Law firm warns Wheatley to tread carefully

The partner for City law firm Pinsent Masons called for “balance” after last week’s announcement by Martin Wheatley, chief executive of the FCA, that the regulator would investigate how asset managers use client fees to fund research and other services.

Ms Gogna said: “Any proposals will need to define a clear path as to how the UK will ensure that it takes into account its position in the global framework.”

Mr Wheatley, who was speaking at an FCA asset management conference in London, told delegates the regulator was set to publish a consultation paper and launch a thematic review into how firms passed on research fees to investors.

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Although he did not confirm when this would be launched, he called for greater transparency in the sector and a “frank and open” discussion on how and where dealing commission was spent.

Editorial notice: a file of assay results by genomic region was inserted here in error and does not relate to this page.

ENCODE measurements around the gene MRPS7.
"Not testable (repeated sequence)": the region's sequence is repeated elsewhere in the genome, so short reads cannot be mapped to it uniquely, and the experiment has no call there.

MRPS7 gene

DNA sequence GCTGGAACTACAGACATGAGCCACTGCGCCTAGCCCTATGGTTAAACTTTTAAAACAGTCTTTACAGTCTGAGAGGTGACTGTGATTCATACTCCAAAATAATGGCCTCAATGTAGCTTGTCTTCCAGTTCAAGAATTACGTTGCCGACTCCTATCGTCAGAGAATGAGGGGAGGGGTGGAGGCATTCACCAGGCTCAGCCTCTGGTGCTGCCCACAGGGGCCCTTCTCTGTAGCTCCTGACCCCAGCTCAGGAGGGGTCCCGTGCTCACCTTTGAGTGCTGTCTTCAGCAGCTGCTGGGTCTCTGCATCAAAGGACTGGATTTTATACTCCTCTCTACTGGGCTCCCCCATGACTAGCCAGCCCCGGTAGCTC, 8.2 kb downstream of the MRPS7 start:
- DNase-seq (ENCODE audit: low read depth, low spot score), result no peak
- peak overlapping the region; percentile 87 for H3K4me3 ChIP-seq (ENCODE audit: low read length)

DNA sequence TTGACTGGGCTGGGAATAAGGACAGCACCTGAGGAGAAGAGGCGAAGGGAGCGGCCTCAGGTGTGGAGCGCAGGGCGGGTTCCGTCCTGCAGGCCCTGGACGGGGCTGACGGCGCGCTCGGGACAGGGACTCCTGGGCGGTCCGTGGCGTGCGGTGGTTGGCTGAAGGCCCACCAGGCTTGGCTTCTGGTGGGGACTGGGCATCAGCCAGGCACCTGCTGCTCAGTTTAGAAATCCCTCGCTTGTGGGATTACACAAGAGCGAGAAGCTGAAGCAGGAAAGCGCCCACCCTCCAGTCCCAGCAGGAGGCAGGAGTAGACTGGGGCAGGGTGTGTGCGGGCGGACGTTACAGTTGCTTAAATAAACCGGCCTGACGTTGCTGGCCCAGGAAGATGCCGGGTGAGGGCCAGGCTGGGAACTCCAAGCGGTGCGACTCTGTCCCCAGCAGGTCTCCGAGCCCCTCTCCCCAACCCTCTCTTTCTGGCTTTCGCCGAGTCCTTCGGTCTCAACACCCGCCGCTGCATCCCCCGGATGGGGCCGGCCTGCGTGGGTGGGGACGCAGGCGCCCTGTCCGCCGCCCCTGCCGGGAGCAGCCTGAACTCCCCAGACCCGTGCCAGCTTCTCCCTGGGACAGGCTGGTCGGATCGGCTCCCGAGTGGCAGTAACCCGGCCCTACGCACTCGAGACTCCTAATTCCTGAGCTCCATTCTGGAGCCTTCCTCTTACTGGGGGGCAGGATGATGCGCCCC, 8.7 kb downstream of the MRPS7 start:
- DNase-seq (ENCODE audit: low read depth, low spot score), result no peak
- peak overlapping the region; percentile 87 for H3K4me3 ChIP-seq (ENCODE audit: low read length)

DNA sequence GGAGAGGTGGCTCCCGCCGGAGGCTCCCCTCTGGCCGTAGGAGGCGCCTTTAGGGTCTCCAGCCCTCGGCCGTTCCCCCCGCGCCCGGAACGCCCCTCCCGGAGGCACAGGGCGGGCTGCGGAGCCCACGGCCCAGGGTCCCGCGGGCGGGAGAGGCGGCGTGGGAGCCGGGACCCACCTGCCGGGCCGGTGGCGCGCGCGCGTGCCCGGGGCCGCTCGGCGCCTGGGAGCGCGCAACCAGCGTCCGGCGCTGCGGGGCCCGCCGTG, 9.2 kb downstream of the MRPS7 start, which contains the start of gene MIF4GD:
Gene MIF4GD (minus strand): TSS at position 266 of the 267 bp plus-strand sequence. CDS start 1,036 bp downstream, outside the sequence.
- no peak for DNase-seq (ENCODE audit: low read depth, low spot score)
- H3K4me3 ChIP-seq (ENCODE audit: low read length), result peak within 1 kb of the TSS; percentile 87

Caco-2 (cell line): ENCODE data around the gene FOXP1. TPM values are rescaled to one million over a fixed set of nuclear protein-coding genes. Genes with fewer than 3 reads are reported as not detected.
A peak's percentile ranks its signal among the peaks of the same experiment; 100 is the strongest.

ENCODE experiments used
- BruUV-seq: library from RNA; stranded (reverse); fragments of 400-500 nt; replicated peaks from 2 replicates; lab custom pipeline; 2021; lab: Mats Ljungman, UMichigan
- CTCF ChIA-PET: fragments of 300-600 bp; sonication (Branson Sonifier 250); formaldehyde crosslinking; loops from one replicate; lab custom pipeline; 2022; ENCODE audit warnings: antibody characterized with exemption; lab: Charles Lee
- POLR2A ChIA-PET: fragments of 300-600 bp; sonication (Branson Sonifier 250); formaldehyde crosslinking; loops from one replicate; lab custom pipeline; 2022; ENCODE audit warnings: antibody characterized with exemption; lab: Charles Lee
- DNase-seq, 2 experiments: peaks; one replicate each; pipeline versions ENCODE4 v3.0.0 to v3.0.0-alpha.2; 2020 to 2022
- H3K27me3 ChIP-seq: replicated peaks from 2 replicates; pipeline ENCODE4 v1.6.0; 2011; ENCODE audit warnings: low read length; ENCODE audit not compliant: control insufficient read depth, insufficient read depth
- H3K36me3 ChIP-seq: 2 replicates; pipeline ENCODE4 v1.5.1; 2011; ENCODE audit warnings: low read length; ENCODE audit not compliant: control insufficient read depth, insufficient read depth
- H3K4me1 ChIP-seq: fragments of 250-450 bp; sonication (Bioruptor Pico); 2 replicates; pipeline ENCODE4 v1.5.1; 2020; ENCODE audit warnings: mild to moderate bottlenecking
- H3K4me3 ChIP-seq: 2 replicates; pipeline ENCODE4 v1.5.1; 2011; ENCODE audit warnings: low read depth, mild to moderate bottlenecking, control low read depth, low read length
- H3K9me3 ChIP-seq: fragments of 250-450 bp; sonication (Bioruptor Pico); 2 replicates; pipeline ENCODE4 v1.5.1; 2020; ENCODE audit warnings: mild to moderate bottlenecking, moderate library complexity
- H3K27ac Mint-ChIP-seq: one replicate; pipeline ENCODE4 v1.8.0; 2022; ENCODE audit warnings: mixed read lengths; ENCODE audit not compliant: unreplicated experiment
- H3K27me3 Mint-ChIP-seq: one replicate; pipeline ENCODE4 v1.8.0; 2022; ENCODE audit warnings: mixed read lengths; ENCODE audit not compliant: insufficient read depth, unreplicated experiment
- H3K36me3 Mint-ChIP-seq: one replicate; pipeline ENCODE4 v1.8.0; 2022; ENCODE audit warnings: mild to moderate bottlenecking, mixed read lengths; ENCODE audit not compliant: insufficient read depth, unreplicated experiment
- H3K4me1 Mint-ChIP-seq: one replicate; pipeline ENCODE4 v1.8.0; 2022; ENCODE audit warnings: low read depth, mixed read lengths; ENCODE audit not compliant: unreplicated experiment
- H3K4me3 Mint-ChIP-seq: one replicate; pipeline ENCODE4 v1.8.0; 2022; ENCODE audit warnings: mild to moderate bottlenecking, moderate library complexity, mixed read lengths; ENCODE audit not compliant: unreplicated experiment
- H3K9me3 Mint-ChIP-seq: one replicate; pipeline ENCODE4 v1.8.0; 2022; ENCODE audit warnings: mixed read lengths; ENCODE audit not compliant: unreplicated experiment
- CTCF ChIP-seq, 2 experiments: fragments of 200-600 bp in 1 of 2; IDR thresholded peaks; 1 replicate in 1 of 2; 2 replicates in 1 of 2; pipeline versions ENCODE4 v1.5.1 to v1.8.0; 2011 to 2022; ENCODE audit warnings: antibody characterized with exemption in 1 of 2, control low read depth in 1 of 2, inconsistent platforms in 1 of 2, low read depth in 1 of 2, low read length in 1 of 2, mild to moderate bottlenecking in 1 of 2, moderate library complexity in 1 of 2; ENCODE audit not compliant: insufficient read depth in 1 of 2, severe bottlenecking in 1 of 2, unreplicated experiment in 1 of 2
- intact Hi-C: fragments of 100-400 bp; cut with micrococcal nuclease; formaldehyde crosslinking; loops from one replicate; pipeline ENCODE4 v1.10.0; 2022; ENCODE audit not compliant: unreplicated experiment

Mr Wheatley said one of the FCA’s “specific concerns” was that some asset managers were “pushing the definition of research” by using client commissions to cover non-eligible costs and services.

He stated that the industry had to establish whether it was internationally competitive, whether charges and fees were transparent, and if there were inherent conflicts of interest within the system.

Mr Wheatley said: “Then the discussion is about how best to get there. Is evolution enough or do we collectively need to be more revolutionary?”

He also revealed that UK fund managers were now responsible for a record £5.4 trillion in funds at the end of 2012, up 6.5 per cent on 2011.

Patrick Connolly, head of communications for Somerset-based Chase de Vere, said: “We receive constant calls for greater transparency but to date it hasn’t happened. Investors don’t know where their money is going so I would welcome this review.”

Industry view

Daniel Godfrey, chief executive of the Investment Management Association, said the trade body had been conducting its own review into the market with a “clear objective” to ensure value for money, transparency and accountability.